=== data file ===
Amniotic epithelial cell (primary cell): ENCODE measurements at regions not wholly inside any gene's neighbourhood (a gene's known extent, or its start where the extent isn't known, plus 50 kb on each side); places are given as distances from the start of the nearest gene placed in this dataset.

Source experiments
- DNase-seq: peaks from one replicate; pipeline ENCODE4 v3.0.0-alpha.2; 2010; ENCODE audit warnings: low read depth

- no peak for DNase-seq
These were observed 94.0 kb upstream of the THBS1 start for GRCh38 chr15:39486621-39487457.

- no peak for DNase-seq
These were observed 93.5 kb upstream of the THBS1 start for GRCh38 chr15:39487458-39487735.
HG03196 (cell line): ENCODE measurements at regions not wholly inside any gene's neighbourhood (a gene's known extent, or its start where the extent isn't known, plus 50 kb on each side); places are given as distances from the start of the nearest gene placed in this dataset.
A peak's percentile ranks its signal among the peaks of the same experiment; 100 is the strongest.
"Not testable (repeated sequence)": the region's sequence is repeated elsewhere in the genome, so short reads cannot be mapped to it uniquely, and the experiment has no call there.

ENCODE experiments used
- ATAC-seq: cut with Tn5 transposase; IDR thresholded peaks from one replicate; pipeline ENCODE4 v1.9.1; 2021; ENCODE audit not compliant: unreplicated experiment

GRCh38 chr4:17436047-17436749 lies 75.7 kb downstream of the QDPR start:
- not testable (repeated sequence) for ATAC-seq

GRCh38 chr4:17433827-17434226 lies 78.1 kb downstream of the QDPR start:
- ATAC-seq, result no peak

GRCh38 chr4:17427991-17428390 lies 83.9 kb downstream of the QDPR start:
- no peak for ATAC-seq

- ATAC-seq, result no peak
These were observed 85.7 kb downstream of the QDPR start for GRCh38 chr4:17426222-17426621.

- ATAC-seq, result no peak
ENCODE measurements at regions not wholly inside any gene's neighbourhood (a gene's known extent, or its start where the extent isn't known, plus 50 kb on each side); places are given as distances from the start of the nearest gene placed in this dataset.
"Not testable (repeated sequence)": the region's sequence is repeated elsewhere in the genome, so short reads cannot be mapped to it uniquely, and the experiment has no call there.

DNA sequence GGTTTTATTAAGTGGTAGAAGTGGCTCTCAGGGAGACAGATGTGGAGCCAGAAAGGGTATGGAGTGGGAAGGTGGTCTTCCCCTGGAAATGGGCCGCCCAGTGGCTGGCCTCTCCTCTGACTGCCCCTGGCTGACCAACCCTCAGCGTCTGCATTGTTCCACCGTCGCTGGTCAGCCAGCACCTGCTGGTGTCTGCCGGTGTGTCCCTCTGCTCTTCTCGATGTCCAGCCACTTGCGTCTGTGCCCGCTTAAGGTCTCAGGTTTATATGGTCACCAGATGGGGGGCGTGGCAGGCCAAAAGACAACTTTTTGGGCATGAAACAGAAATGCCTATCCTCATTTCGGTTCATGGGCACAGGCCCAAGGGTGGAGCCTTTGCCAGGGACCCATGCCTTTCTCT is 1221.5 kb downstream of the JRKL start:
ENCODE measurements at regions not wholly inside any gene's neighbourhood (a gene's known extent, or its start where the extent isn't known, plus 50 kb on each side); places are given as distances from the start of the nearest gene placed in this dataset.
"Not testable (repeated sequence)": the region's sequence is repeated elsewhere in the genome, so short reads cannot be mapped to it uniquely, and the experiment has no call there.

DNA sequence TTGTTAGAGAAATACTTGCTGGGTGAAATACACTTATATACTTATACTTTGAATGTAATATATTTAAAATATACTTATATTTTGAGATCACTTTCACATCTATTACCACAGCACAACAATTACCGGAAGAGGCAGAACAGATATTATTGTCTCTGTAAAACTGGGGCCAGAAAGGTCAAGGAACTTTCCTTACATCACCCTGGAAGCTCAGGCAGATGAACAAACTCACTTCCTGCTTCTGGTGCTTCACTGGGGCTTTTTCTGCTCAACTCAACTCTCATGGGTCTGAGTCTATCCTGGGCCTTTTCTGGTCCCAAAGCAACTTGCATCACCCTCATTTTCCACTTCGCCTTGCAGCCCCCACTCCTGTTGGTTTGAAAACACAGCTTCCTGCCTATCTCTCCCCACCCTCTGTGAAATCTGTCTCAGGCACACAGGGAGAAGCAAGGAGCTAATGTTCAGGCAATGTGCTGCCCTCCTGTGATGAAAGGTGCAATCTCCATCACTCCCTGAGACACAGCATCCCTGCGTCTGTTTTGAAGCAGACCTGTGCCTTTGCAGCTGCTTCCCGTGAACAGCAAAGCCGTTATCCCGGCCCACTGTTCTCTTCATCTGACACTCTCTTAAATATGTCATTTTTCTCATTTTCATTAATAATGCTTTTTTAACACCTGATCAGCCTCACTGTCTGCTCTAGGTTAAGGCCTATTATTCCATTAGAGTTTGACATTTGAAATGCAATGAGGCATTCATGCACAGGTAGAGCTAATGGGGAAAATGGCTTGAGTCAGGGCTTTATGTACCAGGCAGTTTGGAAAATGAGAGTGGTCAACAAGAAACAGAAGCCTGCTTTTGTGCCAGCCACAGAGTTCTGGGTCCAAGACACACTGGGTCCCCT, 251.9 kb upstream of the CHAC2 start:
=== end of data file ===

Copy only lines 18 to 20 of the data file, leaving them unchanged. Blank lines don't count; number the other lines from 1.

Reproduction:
- no peak for ATAC-seq

- ATAC-seq, result no peak
These were observed 85.7 kb downstream of the QDPR start for GRCh38 chr4:17426222-17426621.